David G. Jones, the Seattle City Auditor, recently produced a follow-up report studying hate crime incidents in the City of Seattle, where he found that "reported hate crimes and incidents in Seattle increased dramatically from 2012 to 2018."
As a UW student, I felt like my safety bubble was sort of popped by the release of the report results. Despite the understood “sketchiness” of the Ave at night, I never thought of Seattle as a place where hate crimes would be increasing as the years went on.
To partially understand why the statistics show an upward trend, I had to find out what even constitutes a hate crime.
The Seattle Police Department describes a hate crime as “a criminal act, usually involving assault, threat of bodily harm, or property damage, that is motivated by bias based on real or perceived characteristics of the victim.” The report also defines hate incidents, "offensive or derogatory language that does not rise to the level of a crime."
Major Steve Rittereiser of the UW Police Department illuminated the complex nature of hate crimes beyond the textbook definition.
“There’s a lot of nuances to it,” Rittereiser said. “For instance, you have to know what the suspect was thinking at the time.”
The intent of the perpetrator clearly plays a key role in defining the crime.
“If someone paints a swastika in an elevator on campus, we know it's hateful behavior, but it isn't targeting anyone, so it's not a hate crime,” Ritterreiser said. “But, if there's a swastika painted on the doors of a synagogue, we know it's targeting hate toward that community, so we can say it’s a hate crime.”
For me, this definition isn’t a “strong” part of the legal playbook, especially when a crime is committed against someone who couldbe the victim of a hate crime.
“Where you run into difficulties is when you have someone who is African American or gay and could fit into a hate crime, but you don't know what the suspect was thinking,” Rittereiser said. “If you don’t know their intent, you can’t assume it’s a hate crime.”
If someone were the victim of a crime (as in 2016 when Nasro Hassan, a hijab-wearing UW student, was attacked in the face by a man outside of Mary Gates), it might feel like a roadblock to hear that it can’t be classified a hate crime unless the police are able confirm the assailant’s intentions were motivated by bias.
So, it’s easy to laugh at headlines that champion the UW as the “No. 1 most affordable LGBTQ-friendly campus” and scoff when it’s “listed in the Top 10 most supportive universities for transgender students,” especially when people still post “Nazi recruitment” posters around our Seattle campus. Not to mention that Washington had the third-highest number of hate crimes reported by participating agencies compared to other states in 2017.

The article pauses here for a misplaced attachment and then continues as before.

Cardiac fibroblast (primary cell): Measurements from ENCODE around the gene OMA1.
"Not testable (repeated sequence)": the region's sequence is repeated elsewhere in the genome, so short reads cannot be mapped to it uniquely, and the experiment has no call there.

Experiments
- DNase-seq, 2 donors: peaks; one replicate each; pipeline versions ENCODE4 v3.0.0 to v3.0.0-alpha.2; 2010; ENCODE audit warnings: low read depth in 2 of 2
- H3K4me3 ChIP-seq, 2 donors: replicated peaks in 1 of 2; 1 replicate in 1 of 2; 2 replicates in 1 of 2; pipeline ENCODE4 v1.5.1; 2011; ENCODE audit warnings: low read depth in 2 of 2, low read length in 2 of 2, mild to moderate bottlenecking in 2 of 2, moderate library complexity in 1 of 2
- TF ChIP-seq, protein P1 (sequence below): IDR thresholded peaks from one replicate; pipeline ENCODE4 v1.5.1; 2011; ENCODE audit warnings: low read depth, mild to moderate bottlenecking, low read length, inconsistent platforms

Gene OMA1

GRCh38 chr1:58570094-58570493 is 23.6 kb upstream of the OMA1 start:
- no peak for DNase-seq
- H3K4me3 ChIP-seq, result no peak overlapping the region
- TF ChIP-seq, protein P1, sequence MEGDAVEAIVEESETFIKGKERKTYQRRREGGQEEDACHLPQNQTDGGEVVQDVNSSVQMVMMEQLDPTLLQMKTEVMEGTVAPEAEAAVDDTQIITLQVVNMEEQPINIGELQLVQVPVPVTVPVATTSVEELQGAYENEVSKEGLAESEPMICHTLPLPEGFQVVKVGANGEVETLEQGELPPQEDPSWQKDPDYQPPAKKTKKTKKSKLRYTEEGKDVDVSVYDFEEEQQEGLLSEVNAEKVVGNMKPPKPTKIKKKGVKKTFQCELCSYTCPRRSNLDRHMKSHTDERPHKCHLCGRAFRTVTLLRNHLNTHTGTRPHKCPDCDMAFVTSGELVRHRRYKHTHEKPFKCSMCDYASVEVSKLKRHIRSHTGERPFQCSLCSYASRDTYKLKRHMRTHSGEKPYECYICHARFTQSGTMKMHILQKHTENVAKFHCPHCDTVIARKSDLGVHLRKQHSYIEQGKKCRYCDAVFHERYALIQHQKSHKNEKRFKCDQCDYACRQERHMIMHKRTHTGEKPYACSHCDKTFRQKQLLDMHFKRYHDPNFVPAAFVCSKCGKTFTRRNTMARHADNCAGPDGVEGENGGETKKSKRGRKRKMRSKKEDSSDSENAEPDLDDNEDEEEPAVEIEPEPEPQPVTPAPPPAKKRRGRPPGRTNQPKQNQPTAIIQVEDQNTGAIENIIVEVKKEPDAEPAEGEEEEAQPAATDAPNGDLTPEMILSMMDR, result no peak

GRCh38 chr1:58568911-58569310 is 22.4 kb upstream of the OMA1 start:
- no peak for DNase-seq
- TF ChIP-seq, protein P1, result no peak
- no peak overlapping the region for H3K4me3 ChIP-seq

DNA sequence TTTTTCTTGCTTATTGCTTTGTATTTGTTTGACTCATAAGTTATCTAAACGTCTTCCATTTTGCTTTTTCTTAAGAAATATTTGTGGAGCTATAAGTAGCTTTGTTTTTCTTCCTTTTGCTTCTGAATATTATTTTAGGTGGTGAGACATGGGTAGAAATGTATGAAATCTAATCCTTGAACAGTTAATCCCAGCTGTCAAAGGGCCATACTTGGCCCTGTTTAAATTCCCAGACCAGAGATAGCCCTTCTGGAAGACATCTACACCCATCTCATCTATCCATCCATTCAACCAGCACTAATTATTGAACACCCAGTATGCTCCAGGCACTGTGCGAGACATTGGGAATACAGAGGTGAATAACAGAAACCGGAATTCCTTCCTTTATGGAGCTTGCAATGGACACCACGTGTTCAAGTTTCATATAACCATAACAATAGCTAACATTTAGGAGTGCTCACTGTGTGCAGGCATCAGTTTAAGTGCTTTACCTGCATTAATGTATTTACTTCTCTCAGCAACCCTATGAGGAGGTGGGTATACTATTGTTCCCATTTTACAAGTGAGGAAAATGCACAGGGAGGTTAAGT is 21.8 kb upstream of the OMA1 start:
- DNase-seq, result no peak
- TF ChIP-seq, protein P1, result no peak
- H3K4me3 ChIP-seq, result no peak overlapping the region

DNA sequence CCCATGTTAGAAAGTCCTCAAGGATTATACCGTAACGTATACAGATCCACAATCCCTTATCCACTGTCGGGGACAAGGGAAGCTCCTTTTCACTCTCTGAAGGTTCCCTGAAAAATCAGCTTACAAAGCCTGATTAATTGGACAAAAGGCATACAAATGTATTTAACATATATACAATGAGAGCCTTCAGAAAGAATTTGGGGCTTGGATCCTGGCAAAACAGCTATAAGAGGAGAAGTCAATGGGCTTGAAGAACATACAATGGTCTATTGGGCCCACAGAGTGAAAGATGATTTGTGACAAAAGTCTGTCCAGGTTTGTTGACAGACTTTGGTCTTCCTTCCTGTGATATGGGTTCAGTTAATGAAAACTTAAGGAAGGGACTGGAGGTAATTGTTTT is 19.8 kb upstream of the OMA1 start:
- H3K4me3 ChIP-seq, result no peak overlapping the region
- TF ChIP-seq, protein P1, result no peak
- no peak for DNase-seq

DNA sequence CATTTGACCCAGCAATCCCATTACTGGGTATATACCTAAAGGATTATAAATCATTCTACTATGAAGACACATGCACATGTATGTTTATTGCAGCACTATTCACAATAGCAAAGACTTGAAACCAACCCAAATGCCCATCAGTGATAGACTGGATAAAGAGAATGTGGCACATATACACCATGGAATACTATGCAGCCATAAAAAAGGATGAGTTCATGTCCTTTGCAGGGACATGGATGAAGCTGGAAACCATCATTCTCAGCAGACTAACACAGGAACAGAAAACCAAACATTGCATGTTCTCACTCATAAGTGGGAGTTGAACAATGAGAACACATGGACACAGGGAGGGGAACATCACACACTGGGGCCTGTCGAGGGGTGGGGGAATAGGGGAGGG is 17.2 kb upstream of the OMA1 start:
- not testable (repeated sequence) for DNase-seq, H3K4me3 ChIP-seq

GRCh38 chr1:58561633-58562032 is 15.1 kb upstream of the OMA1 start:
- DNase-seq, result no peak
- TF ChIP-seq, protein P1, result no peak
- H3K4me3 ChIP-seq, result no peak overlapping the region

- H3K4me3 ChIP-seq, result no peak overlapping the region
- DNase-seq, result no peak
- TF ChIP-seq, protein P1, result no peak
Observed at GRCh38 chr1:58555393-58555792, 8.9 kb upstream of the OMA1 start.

Yet, not all is all doomy-and-gloomy as I make it out to be.
After the Chapel Hill shooting of three young Muslim Americans, the Middle Eastern Student Commission was established at the UW with the mission of “serving, celebrating, and advocating for Middle Eastern Students at UW, as well as creating a safe space for students who need physical or emotional support both on and off campus.”
Our ASUW Senators stood for their Jewish peers by passing a resolution affirming support and protections for all students in light of the deadly Pittsburgh synagogue shooting in 2018.
Those are just two examples of how I’m always able to express gratitude for peers that stand for others in times of hateful rhetoric and unnecessary violence.
Ideally, we should live in a world where we can all trust the police to protect us and act in the interest of our safety to their fullest efforts, regardless of any circumstances (including legal limitations). More ideally, these biases and prejudices wouldn’t exist, let alone manifest into violent interactions.
Realistically, shit happens.
When the institutions that are supposed to protect us are inhibited by politics, internal turmoil, or economic limits, it’s easy to look at statistics and feel fear.
As a brown woman on this campus, it’s pretty spooky to see a report that says bias-motivated incidents are on the rise in a city I thought was safe to exist in. On the other hand, I’m proud of my peers for establishing a history of allyship and advocacy, for protecting each other, and for creating opportunities to take action when others can’t.
While Seattle is perceived as one of the most liberal cities in the United States, I challenge us to do better and continue a tradition of understanding the resources available to us, acting as allies to those vulnerable to violence stemming from others’ ignorance and prejudices, and being vigilant in doing our part to make our community a safe and welcome place for all.
Reach writer Kiran Singh at firstname.lastname@example.org. Twitter: @SinghKiran20
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